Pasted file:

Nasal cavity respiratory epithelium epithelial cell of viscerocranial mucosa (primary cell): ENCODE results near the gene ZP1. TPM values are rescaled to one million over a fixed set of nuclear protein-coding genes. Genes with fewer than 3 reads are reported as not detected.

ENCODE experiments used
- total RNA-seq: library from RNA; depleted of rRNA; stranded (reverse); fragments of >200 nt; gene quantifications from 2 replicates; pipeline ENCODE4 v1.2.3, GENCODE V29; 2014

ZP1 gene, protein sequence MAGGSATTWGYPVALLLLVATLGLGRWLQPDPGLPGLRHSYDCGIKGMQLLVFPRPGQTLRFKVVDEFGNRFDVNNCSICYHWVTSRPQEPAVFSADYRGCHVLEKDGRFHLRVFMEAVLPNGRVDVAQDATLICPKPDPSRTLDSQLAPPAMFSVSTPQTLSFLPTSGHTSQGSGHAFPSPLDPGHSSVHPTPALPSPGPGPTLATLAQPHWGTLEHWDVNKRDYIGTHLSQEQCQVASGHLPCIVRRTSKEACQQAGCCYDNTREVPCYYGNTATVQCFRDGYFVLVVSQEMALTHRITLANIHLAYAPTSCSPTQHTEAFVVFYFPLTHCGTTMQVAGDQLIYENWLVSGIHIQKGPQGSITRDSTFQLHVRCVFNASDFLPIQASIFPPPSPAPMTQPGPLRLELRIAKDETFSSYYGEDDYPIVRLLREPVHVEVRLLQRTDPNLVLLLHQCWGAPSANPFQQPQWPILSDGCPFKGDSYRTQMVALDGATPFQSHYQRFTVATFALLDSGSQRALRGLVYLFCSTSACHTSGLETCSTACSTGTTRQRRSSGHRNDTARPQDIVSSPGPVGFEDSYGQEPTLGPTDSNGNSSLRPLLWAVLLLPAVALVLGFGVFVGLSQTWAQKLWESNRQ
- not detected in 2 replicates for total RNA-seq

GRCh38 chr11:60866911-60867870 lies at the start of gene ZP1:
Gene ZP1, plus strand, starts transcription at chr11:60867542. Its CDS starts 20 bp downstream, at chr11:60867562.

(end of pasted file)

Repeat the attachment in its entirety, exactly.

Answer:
Nasal cavity respiratory epithelium epithelial cell of viscerocranial mucosa (primary cell): ENCODE results near the gene ZP1. TPM values are rescaled to one million over a fixed set of nuclear protein-coding genes. Genes with fewer than 3 reads are reported as not detected.

ENCODE experiments used
- total RNA-seq: library from RNA; depleted of rRNA; stranded (reverse); fragments of >200 nt; gene quantifications from 2 replicates; pipeline ENCODE4 v1.2.3, GENCODE V29; 2014

ZP1 gene, protein sequence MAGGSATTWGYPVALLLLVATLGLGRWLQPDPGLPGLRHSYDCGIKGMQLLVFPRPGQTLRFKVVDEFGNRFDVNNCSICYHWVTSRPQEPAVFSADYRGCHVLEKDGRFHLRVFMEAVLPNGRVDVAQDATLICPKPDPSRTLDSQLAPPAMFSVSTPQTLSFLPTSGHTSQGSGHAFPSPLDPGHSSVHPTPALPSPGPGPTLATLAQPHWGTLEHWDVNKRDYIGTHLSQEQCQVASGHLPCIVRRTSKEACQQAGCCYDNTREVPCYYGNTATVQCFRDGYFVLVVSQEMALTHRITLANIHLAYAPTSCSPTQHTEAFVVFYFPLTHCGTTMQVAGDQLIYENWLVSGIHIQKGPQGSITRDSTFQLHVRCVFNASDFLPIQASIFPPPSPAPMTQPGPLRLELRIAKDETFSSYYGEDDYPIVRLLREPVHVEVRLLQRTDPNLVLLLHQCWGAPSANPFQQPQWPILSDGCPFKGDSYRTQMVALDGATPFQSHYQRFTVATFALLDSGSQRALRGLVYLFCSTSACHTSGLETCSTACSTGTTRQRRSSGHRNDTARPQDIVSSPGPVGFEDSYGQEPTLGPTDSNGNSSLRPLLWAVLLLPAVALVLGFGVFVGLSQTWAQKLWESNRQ
- not detected in 2 replicates for total RNA-seq

GRCh38 chr11:60866911-60867870 lies at the start of gene ZP1:
Gene ZP1, plus strand, starts transcription at chr11:60867542. Its CDS starts 20 bp downstream, at chr11:60867562.